MRS. CLAUS: The true matriarch of merriment. Where would Santa be without the support of the kind, cheerful, and spirited Mrs. Claus? Having first made an appearance in the 1849 short story, “A Christmas Legend” by James Rees, Mrs. Claus has since kept very busy at the North Pole where she keeps Santa up-to-date on all of the modern toys and gizmos that children like, supervises the elves, takes care of the reindeer, and is famous for her legendary cookie-making skills. Warm and loving, Mrs. Claus has an adventurous side, too (as evidenced by Katharine Lee Bates’ 1889 poem “Goody Santa Claus on a Sleigh Ride” where she attempts to convince Santa to let her deliver the gifts herself).
MTOA HADITHI: May be cast as male or female. Swahili for “storyteller,” the joyful Mtoa Hadithi shares the origins and practices of the festival of Kwanzaa. Founded in 1966, Kwanzaa is a seven-day celebration of African-American culture and heritage that often includes feasts, gift-giving, reflection, and artistic presentation. Every year from December 26-January 1, celebrants reflect on the Nguzu Saba, the seven principles of African heritage. Mtoa Hadithi will explain these concepts as well as some of the familiar symbols (such as the kinera, candle holder).
TITUS FLAVIUS JOSEPHUS (37A.D.-100A.D.): Born Yosef ben Matityahu, Titus Flavius Josephus was a prominent Romano-Jewish historian who recorded the origins of the Chanukah story. Josephus will share the account of the Maccabean revolt that we celebrate today as the “Festival of Lights” (a name he gave to the holiday), while at the same time explaining the rich traditions of this eight-night celebration (from menorahs and dreidels, to delicacies like latkes and sufganiot).
CHRISTKIND: The traditional Christmas gift-bring in Austria and Germany. Popularized by Martin Luther during the Protestant Reformation in the 16th-17th century, the Christkind (literally “Christ child”) is usually depicted as an angelic young woman with blonde hair and gold wings. She is an expert at sharing the history of many Christmas traditions that originated in Germany. After the Christkind has left gifts under the Weihnachtsbaum (Christmas Tree), she marks her departure with the ringing of a small bell. The Christkind is often honored as the main figure of traditional German Christmas markets (aptly named Christkindlmarkts) which feature regional German food, music, drink (including a mulled wine called Gluhwein) as well as traditiional trinkets. German accent.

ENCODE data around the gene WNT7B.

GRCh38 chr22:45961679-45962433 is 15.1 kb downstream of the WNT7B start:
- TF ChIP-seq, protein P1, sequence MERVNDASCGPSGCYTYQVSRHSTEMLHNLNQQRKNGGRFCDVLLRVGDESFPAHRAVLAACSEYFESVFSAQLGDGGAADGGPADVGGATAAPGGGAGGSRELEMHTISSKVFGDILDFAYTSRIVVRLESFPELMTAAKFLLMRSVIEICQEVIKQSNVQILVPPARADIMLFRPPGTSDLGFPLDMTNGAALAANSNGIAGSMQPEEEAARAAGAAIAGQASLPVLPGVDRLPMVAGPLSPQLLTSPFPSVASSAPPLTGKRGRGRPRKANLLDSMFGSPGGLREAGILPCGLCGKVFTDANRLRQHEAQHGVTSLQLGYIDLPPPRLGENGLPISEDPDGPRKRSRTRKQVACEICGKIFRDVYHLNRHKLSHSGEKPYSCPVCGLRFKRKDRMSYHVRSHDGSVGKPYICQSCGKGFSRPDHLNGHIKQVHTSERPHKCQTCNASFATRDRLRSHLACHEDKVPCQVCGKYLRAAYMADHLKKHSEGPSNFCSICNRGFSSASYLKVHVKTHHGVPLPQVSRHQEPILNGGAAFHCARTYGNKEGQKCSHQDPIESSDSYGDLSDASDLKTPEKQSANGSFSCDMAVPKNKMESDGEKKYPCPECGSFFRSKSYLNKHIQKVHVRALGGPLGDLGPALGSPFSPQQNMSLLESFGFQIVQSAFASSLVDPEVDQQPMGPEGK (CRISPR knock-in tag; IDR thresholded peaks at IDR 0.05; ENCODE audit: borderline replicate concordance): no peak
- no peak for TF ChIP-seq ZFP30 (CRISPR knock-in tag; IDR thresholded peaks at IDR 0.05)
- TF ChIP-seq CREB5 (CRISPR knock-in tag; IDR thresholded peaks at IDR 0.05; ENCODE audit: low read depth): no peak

FATHER TIME: “We wish you a Merry Christmas, and a Happy New Year.” With his long grey beard, flowing robes, and scythe, Father Time will explain how different cultures around the world ring in the new year (including smashing plates and glasses against friends’ doors in Denmark, carrying around empty suitcases in Columbia with hopes of a travel-filled year, and hanging an onion above your doorway in Greece). Most importantly of all, Father Time will reveal what the words to “Auld Lang Syne” really mean.
BOB CRATCHIT: The long-suffering and underpaid clerk of the miserly Ebenezer Scrooge in Charles Dickens’ classic A Christmas Carol, Bob Cratchit represents the thousands of working poor that existed in Victorian London. Despite working 60 hours a week for 15 shillings (about $94 a week in today’s money), Cratchit is a father of six (including his ill, but optimistic son, “Tiny Tim,”). English/Cockney accent.
TINY TIM: The youngest of Bob Cratchit’s six children. Though he is ill and walks with a crutch and limp, he is bubbly and optimistic and embodies the true spirit of the holidays. He places emphasis on good cheer and togetherness, rather than on material possessions as he joyfully exclaims his famous catchphrase: “God bless us, everyone!” Cockney accent. Willing to cast a boy or a girl who can play a boy. For their audition, children should be able to demonstrate an enthusiastic personality, a believable limp, and Cockney accent while being able to tell a very engaging 1-minute story about Tiny Tim’s life.